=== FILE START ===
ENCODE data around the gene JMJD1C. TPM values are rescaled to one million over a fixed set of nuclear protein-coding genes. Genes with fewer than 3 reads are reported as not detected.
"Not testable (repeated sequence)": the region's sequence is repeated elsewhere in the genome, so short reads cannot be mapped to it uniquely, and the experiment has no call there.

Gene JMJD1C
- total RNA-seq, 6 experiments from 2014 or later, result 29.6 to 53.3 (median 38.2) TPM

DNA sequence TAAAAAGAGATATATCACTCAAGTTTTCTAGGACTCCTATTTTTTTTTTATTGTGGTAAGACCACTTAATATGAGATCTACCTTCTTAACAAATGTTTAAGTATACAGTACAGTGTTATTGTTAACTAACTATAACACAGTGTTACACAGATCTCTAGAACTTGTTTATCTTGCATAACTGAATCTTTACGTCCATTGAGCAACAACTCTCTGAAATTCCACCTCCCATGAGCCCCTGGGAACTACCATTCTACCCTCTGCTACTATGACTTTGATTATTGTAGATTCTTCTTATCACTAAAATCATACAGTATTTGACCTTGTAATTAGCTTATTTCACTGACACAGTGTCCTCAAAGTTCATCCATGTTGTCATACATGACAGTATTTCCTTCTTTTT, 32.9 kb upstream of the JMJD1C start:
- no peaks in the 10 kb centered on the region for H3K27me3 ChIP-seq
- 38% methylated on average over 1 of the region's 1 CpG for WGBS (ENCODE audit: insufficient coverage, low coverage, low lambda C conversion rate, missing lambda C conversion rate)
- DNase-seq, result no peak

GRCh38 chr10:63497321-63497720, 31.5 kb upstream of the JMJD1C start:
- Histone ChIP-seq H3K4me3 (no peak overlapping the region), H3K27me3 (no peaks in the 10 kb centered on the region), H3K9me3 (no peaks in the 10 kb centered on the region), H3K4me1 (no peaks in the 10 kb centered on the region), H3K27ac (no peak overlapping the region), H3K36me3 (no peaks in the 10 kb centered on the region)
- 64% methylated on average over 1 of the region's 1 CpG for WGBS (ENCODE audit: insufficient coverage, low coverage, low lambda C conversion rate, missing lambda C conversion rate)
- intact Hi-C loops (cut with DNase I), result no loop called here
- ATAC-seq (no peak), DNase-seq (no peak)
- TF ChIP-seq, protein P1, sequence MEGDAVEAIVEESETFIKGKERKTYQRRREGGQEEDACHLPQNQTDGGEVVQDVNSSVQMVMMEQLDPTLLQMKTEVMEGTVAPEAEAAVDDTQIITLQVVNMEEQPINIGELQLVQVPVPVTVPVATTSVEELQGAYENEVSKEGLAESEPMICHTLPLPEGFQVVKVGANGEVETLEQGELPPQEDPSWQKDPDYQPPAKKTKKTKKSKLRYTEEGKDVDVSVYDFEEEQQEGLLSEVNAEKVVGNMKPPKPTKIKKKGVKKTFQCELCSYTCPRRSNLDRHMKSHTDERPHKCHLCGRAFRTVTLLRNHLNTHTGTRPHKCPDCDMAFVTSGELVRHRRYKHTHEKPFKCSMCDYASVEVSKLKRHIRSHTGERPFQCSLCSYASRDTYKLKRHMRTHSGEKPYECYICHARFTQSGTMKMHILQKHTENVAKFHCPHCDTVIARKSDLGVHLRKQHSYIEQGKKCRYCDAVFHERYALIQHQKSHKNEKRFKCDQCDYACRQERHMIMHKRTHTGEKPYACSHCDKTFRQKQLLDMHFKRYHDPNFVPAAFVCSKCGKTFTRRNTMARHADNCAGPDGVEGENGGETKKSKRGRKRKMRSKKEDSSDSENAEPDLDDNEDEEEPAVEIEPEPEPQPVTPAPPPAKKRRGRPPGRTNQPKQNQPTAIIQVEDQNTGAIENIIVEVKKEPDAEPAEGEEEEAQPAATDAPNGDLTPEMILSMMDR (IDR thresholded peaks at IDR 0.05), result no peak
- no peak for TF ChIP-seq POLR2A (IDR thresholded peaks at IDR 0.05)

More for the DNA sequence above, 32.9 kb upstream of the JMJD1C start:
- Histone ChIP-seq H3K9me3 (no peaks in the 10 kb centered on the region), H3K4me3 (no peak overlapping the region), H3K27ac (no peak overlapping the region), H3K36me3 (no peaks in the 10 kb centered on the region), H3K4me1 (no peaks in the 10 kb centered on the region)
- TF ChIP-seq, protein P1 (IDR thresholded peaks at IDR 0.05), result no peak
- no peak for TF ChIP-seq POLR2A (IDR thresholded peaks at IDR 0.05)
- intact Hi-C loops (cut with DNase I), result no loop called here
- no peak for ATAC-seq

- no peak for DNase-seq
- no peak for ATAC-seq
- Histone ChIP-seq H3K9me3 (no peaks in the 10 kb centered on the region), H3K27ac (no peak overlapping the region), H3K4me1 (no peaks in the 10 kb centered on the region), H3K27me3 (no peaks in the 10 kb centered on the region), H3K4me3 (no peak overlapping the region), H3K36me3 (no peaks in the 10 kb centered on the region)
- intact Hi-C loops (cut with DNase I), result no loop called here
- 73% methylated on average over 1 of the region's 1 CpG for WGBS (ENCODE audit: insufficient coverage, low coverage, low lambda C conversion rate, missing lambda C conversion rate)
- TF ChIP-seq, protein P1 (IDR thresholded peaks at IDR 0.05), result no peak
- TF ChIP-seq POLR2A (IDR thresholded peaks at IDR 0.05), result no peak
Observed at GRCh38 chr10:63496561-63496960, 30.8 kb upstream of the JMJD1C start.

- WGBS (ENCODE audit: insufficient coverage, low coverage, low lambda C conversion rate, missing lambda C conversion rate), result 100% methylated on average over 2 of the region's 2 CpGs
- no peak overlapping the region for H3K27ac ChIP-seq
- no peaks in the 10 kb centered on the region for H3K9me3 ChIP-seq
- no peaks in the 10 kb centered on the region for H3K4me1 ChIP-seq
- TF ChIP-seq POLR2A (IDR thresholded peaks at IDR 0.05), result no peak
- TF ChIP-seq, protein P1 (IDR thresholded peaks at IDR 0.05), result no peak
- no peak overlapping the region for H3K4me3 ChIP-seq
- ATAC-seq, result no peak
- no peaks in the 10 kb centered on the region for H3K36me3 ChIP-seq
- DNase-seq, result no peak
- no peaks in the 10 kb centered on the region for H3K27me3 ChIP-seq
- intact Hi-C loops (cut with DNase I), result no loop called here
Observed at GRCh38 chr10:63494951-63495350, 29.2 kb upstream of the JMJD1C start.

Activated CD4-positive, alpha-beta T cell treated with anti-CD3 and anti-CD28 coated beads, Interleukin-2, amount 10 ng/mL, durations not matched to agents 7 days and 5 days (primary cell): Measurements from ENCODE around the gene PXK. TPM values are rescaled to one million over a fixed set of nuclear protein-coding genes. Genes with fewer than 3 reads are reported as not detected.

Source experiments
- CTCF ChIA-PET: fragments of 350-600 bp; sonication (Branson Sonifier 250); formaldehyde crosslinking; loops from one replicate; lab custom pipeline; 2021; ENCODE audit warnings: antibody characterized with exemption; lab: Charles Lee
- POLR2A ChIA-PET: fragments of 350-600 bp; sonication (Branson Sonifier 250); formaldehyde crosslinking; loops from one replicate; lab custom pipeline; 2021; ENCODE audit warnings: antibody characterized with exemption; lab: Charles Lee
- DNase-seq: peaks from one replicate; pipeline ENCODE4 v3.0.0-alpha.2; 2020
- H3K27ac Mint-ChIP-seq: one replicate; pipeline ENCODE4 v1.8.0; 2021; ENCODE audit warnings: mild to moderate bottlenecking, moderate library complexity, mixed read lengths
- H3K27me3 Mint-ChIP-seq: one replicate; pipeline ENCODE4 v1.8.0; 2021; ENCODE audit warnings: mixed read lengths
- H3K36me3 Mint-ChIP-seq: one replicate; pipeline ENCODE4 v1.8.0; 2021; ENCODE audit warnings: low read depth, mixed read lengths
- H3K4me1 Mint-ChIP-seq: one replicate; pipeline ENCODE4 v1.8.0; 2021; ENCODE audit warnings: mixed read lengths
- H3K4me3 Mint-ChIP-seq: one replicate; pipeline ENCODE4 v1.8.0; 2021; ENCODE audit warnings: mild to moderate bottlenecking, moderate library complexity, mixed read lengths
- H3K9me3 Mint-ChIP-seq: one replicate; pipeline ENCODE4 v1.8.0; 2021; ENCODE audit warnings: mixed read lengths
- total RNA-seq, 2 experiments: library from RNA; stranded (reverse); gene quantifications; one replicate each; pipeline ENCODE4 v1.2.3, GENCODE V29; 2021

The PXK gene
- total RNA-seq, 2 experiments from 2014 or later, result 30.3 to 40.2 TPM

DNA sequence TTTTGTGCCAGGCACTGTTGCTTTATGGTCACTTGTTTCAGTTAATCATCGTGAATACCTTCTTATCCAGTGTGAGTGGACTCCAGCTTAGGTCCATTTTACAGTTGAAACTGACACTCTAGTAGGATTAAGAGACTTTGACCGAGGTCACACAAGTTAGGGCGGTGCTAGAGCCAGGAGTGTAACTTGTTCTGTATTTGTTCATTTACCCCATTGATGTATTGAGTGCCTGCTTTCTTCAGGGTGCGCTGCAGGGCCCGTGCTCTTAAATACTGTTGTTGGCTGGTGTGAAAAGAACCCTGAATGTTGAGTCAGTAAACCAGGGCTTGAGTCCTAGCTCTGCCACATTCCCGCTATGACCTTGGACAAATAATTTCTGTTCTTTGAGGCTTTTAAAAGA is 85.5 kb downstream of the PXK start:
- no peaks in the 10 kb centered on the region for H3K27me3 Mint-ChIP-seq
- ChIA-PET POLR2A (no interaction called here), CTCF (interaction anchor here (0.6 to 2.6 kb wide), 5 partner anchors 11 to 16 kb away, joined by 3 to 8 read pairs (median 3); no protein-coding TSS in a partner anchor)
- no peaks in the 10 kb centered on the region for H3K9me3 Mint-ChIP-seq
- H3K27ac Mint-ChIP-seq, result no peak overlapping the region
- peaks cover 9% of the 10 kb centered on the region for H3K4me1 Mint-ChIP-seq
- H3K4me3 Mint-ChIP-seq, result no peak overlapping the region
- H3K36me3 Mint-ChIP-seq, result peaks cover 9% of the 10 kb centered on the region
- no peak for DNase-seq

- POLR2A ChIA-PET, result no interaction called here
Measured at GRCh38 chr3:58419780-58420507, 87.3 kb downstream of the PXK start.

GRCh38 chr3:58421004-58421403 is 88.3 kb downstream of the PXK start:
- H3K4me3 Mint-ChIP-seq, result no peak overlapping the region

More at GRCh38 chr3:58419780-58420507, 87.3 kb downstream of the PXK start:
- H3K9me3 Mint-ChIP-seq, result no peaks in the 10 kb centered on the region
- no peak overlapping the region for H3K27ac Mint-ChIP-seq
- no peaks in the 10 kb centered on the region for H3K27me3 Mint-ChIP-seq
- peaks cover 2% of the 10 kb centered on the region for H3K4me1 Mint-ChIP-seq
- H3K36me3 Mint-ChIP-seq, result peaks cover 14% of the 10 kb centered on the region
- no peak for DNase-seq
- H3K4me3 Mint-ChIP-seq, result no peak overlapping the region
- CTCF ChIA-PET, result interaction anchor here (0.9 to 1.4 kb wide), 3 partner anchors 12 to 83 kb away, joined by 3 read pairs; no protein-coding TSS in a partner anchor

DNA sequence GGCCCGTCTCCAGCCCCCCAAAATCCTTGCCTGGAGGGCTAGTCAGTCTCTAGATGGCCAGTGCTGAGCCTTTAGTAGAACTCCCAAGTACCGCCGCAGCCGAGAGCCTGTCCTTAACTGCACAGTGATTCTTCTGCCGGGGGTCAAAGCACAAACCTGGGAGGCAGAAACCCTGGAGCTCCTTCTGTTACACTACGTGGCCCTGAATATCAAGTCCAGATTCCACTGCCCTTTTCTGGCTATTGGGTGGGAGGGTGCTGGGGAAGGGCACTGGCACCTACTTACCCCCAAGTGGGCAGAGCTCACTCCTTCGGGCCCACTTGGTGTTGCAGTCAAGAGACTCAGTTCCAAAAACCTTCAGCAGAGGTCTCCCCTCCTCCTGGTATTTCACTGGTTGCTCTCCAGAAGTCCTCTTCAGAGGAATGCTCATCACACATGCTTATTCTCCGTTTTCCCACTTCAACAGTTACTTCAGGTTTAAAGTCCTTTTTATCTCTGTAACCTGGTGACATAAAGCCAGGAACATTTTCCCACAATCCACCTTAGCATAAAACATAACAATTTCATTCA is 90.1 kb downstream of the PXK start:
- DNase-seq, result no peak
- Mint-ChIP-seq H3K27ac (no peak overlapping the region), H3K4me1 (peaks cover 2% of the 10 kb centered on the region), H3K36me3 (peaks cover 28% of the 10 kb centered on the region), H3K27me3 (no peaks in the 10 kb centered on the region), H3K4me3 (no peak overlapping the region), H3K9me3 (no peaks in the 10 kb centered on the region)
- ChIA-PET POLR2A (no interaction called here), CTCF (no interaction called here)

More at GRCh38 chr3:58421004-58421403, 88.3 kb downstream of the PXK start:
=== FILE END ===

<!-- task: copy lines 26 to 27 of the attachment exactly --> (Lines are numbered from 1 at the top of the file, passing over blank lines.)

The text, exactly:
- 73% methylated on average over 1 of the region's 1 CpG for WGBS (ENCODE audit: insufficient coverage, low coverage, low lambda C conversion rate, missing lambda C conversion rate)
- TF ChIP-seq, protein P1 (IDR thresholded peaks at IDR 0.05), result no peak